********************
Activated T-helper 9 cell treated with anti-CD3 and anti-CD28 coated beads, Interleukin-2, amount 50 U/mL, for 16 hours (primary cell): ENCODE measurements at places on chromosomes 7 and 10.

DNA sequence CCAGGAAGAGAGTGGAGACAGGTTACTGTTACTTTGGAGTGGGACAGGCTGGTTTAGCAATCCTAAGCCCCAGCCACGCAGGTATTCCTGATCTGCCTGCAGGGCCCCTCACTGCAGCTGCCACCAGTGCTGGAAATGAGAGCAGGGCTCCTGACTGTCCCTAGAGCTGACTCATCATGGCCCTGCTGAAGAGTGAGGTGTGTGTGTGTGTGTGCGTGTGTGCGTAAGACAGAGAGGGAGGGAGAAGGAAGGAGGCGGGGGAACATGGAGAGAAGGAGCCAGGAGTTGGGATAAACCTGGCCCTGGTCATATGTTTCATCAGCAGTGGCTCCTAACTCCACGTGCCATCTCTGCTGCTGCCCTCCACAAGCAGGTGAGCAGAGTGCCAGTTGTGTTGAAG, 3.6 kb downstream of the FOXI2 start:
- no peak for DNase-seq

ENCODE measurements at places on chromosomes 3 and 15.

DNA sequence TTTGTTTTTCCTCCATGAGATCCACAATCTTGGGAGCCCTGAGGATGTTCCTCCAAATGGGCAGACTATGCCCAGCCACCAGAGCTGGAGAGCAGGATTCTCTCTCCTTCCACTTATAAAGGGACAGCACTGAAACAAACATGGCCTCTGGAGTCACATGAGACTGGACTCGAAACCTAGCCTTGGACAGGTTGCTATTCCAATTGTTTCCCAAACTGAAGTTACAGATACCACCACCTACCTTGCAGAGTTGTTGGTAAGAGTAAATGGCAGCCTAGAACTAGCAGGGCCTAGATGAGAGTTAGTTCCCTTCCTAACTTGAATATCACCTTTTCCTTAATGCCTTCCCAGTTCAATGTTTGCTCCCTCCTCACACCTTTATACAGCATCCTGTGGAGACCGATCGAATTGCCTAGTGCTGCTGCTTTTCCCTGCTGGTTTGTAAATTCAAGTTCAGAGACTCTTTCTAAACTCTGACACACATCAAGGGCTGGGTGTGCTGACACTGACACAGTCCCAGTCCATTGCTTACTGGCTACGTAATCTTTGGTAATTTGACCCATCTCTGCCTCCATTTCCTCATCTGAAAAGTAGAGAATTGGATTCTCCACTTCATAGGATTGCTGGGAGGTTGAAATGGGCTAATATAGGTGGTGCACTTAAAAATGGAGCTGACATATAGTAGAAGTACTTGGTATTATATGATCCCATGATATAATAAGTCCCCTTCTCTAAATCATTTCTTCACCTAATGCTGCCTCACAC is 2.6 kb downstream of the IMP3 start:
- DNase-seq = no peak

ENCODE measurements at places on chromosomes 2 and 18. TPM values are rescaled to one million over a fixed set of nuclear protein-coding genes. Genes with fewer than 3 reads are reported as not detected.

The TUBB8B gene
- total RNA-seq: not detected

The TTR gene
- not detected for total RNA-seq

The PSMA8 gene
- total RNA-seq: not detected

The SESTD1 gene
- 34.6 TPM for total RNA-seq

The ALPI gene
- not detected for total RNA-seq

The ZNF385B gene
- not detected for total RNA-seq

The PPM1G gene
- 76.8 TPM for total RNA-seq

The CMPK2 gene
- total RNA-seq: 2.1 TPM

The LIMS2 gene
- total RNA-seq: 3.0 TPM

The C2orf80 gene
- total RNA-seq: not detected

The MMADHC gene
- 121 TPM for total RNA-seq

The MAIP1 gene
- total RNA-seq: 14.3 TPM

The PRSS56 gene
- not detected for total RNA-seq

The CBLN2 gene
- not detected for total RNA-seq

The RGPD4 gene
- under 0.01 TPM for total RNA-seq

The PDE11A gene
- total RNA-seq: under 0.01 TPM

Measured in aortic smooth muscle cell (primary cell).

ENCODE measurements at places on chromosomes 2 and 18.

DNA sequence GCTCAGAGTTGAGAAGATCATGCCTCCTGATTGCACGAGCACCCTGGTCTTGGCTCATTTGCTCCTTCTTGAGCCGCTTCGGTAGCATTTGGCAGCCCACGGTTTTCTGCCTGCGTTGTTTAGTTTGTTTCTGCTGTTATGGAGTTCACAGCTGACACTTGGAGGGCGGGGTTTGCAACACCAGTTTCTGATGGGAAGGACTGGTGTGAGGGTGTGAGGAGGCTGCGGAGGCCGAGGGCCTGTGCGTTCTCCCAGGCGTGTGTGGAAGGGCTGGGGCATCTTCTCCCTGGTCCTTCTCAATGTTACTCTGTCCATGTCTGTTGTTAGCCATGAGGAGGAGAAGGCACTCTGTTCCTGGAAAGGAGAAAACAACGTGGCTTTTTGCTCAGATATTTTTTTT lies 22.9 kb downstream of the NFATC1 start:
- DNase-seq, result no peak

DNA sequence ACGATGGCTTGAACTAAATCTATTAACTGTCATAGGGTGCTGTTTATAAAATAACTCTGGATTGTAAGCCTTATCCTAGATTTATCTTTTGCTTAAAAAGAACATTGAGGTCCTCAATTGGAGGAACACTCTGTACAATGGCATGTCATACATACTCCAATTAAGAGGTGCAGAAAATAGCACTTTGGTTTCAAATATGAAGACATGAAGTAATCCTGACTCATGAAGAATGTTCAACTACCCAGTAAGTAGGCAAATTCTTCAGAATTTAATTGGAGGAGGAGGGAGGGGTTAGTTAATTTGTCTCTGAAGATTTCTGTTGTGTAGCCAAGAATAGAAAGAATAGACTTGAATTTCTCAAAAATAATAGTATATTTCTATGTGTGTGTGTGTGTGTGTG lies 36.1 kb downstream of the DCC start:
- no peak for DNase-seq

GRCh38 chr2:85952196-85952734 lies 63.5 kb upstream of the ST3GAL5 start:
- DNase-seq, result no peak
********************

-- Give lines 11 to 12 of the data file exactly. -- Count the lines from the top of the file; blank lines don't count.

- not detected for total RNA-seq

The PSMA8 gene